Social stigmas are an unfortunate part of our society. A social stigma is the extreme disapproval of a person or group of people based on a perception that something sets them apart from what is ‘normal’ or socially acceptable. Social stigmas exist around mental illness, physical disability, disease, race, education, religion, ideology, and more.
Removing the stigma of MS.
One theory behind the many efforts to raise awareness of multiple sclerosis is to begin to remove the stigma of MS. By educating people about the disease, we (those affected by MS) hopefully can show how our differences caused by MS do not make us so different after all. In concert with that, increased awareness and knowledge may help others to recognize that our differences, whether visible or invisible, do set us apart from the average person and necessitate special considerations.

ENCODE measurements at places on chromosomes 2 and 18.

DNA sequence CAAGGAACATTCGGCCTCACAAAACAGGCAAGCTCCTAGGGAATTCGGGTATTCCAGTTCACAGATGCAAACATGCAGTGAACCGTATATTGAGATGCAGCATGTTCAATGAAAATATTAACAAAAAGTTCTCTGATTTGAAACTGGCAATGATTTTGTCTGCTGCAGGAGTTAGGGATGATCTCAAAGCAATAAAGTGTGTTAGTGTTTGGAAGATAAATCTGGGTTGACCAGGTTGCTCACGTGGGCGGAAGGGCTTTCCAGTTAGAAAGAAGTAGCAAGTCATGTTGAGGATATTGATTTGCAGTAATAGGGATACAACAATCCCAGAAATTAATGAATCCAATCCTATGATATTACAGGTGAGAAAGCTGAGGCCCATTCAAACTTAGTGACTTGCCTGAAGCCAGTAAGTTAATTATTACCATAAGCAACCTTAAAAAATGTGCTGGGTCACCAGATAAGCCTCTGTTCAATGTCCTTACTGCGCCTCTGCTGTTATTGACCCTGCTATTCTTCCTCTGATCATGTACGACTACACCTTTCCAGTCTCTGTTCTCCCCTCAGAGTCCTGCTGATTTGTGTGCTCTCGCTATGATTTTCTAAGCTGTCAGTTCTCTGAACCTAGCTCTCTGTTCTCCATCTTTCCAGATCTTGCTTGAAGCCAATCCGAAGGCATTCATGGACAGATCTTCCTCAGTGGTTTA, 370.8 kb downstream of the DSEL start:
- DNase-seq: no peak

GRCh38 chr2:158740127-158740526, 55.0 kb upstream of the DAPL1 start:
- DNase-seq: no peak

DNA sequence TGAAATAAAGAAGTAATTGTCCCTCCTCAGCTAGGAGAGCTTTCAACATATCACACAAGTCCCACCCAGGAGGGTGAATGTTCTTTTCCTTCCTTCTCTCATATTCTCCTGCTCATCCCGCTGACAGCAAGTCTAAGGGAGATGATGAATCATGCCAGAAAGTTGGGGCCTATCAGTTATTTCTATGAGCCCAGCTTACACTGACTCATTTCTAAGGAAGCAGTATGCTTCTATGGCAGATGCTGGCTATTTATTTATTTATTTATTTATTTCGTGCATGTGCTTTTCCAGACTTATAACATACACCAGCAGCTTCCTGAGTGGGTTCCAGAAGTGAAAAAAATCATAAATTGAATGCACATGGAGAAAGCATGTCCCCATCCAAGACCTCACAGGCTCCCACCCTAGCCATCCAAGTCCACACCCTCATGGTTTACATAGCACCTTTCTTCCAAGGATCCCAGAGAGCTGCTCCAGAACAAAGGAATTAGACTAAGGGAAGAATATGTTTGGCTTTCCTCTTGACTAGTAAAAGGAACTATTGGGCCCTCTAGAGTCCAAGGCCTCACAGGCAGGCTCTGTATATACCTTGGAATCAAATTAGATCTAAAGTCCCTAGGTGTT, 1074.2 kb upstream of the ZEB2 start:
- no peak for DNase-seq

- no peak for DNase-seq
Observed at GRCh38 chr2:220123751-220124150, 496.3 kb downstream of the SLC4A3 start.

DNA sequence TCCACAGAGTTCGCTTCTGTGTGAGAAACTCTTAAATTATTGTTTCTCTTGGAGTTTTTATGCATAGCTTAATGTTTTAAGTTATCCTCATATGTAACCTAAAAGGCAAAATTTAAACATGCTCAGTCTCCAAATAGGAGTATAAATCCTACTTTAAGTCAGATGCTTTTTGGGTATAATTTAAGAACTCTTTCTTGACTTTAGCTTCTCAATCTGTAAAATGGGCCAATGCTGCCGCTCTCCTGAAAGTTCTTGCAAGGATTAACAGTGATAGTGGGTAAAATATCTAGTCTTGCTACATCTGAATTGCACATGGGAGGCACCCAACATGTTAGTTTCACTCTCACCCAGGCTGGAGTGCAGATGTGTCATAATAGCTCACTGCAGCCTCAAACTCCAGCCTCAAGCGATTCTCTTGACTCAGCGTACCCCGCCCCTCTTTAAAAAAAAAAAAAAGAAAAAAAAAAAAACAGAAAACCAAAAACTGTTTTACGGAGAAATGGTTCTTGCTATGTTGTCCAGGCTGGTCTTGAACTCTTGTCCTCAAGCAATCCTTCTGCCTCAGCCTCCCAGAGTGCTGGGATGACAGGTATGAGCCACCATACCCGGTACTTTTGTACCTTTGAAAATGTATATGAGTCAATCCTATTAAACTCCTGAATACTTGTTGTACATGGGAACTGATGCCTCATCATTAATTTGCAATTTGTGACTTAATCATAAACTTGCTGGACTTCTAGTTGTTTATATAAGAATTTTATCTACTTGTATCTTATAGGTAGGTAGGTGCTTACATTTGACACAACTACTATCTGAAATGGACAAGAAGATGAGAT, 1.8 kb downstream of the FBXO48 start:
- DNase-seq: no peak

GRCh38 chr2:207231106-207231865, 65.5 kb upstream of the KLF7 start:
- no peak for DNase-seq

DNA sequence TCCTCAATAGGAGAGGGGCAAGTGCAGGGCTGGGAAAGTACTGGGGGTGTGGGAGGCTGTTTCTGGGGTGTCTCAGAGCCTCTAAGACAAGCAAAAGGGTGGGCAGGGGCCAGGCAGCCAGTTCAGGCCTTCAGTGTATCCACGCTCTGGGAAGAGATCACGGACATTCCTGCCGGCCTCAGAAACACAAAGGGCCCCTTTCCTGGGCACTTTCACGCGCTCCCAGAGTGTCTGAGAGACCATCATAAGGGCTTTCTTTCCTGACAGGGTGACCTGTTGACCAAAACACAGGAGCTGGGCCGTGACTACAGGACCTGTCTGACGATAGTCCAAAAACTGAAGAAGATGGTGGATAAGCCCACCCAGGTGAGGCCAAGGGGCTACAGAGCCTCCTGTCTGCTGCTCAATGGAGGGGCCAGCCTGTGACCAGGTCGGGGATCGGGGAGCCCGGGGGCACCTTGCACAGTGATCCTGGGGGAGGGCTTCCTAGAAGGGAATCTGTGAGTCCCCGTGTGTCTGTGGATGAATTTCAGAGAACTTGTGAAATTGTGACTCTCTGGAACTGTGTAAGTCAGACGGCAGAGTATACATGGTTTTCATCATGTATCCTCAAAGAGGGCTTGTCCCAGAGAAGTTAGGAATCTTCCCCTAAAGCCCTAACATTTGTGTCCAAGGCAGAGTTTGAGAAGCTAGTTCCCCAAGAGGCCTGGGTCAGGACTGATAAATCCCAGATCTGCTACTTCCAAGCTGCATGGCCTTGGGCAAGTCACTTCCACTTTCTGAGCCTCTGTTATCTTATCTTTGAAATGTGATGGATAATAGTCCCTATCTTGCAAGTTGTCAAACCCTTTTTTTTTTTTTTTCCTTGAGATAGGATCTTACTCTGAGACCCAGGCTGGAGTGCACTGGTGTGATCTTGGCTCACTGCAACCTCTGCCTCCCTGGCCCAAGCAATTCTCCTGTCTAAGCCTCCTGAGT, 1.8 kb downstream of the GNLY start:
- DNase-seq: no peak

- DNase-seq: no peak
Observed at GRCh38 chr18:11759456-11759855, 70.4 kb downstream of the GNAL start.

“I’m not drunk; I just have MS.”
This phrase is commonly used by people with MS to laugh at the effects of the disease. But it also seems to establish that there is an unspoken hierarchy amongst stigmas. Apparently walking around in an uncontrolled drunken manner (or stumbling while hammered off your ass, so to speak) is less acceptable than walking on the wobbly legs of someone who has impaired balance, coordination, or strength. In essence, the phrase is emphasizing that ‘I’d rather be perceived as physically disabled, than as someone who doesn’t know when to stop chugging alcohol.’
“I’m not stupid; I just have cognitive information processing difficulties due to MS.”
Read this post in its entirety:
Living with MS: Overcoming Self-imposed Stigma